For most Americans, William Wilberforce isn’t a household name. Amazing Grace may change that. This powerful film recounts the celebrated English reformer’s fierce battle to abolish slavery in the British Empire. It also chronicles the faith journey of a man who struggled to reconcile his passion for justice and politics with his natural inclination to retreat into a secluded life of spiritual contemplation.
The film opens as the 18th century is trailing to a close. Eight years of fruitless effort promoting abolition have left Wilberforce (a junior member of Parliament in the House of Commons) demoralized and depleted. One observer comments that he’s given his youth and his health to a failed cause. Chronic illness has forced Wilberforce to retreat to the home of his cousins Henry and Marianne Thornton to rest and reassess his wherewithal to keep championing an unpopular idea.
The Thorntons introduce Wilber (as his friends call him) to Barbara Spooner, a fiery young woman whose zeal for the abolition movement matches his own. And as he recounts his history to her, lengthy flashbacks fill in his backstory and introduce us to an idiosyncratic cast of supporting characters who play important roles in the battle against slavery.
Among these is the ex-slave trader turned pastor and musician John Newton, who serves as Wilberforce’s mentor. The young reformer’s best friend is William Pitt, whose political ambitions lead him to the position of prime minister at the tender age of 24. Pitt introduces Wilberforce to two other important reformers, the freethinking (and free-drinking) itinerant preacher Thomas Clarkson and an erudite former slave named Oloudah Equiano. Finally, an old fox coincidentally named Lord Fox switches sides after being convinced of Wilberforce’s argument. The cagey older politician’s help is invaluable as Wilberforce seeks to outmaneuver parliamentary nemeses Lord Tarleton and the Duke of Clarence.
Wilberforce is first seen admonishing two men beating an exhausted horse to stop. Wilberforce loves the poor, too, often inviting them to eat at his estate. When one of his political peers wants to use a slave as ante in a round of gambling, Wilberforce walks away.
The ambitious-but-principled Pitt tells Wilberforce, “We’re too young to realize certain things are impossible. So we’ll do them anyway.” The pair enjoys a deep friendship that’s assailed severely but ultimately stands the test of time. Even when Pitt is unable to help his friend openly, he still offers private counsel on how to avoid being labeled a seditious traitor.
Wilberforce’s zeal for abolishing slavery is fully ignited when his new friend Equiano gives him a tour of a slave ship; the former slave describes in detail the horrible conditions slaves are forced to endure. After that, Wilberforce takes up the cause in earnest despite fierce opposition.
While confronting a group of well-to-do Londoners with the horrors of what goes on aboard a slave ship, he tells them, “Remember that smell. … Remember that God made men equal.” His work secures 390,000 signatures in favor of abolishing slavery—among them Lord Fox’s, who risks his political career by doing so.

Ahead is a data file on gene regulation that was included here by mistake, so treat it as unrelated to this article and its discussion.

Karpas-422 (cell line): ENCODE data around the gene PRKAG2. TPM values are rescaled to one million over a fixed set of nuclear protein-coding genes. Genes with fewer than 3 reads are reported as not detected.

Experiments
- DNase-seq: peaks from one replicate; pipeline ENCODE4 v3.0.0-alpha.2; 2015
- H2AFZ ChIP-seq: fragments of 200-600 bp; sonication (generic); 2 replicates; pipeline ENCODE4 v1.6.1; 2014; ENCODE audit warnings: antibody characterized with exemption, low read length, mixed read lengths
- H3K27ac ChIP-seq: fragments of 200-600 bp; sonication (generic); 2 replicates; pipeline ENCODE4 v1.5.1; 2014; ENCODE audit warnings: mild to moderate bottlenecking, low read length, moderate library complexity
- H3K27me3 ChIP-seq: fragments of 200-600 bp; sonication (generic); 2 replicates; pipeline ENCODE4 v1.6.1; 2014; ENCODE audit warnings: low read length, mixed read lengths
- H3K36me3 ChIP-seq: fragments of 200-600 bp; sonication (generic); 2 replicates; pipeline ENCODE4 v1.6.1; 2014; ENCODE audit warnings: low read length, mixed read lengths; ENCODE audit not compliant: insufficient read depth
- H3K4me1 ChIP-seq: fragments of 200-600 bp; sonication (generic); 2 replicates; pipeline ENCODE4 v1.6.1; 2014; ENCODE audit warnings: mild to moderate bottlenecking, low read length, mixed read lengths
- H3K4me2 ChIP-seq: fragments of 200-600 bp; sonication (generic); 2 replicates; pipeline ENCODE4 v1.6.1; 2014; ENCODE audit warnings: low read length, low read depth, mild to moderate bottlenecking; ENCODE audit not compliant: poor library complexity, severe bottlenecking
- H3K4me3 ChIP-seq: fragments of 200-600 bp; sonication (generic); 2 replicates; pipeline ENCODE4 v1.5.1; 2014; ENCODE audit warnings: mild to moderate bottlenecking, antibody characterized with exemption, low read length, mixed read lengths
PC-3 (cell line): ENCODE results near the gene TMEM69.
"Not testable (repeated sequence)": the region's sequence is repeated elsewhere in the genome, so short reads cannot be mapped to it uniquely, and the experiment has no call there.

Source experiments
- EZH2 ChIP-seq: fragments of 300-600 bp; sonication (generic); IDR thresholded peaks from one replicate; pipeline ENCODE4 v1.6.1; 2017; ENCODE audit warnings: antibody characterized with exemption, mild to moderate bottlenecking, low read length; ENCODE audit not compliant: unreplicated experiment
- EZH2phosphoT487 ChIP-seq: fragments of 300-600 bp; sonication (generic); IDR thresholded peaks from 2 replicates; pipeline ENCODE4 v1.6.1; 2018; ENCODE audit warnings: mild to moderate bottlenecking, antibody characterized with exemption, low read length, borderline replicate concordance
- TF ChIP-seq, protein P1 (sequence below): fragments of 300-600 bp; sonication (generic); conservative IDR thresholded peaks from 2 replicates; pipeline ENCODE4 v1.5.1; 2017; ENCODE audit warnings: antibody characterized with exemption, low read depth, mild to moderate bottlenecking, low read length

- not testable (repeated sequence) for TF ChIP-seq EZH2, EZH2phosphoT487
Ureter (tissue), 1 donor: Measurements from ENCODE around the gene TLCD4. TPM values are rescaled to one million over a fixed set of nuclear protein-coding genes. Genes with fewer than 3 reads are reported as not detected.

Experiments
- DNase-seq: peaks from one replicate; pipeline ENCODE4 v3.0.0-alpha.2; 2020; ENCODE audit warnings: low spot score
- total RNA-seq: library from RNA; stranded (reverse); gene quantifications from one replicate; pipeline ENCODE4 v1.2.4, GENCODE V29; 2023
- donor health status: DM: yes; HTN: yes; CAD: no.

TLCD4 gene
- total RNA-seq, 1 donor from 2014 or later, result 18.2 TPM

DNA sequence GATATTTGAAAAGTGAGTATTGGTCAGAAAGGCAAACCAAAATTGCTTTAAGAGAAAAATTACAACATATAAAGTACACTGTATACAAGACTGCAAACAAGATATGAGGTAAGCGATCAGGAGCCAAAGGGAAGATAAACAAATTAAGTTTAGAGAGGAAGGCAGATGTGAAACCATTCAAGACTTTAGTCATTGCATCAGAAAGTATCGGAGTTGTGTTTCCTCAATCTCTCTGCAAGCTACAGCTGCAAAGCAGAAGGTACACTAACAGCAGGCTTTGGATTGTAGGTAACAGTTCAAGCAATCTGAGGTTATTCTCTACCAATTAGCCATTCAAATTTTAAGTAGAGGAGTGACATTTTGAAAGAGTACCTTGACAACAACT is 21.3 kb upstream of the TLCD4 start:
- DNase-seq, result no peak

When Wilberforce doubts whether he has the stamina to carry on, Barbara’s faith in him rekindles his energies. But even while struggling, Wilberforce won’t countenance talk of revolution. When Clarkson hints that the government might have to be overthrown in order to abolish slavery, Wilberforce sternly rebukes him: “I’ve pledged loyalty to the king. … Never speak of revolution in my presence again.”
Newton’s song “Amazing Grace” serves as a metaphor for Wilberforce’s life. Wilberforce sings it in front of his political peers as a kind of personal anthem. He loves to escape to country spots to pray and ponder nature. While there, he begins to question whether his penchant for spiritual solitude renders him unfit to be a politician. Wilberforce concludes that he’s called to serve God and others by shaping public policy, saying, “God has set before me two great objects: Suppression of the slave trade and the reformation of society.”
Newton is instrumental in helping Wilberforce embrace that calling. Newton tells him not to expect lightning-bolt answers (“God sometimes does His work with gentle drizzle, not storms”). And on a more practical note, Newton recognizes Wilberforce’s natural rapport among his peers (“People like you too much [for you] to live a life of solitude”). Not only does Newton recommend a political career, he exhorts his pupil to confront the slave trade. “I can’t help you, but do it, Wilber. Do it. Take them on. Blow their dirty, filthy ships out of the water. … Do it, for God’s sake.”
Likewise, when Pitt introduces Wilberforce to a group of anti-slavery crusaders, one of them says, “We understand that you’re having problems choosing whether to do the work of God or the work of a political activist. We humbly suggest you can do both. … Surely the principles of Christianity lend to action as well as meditation.”
Newton, meanwhile, is haunted by “20,000 ghosts”—the lives of those he sold into slavery. Though he’s wracked with guilt, the old man cleanses his soul by confessing those misdeeds in his memoir, which reads, “Although my memory is fading, I remember two things very clearly: I’m a great sinner, and Christ is a great Savior.” As a pastor, Newton embraces simplicity and renounces worldly trappings.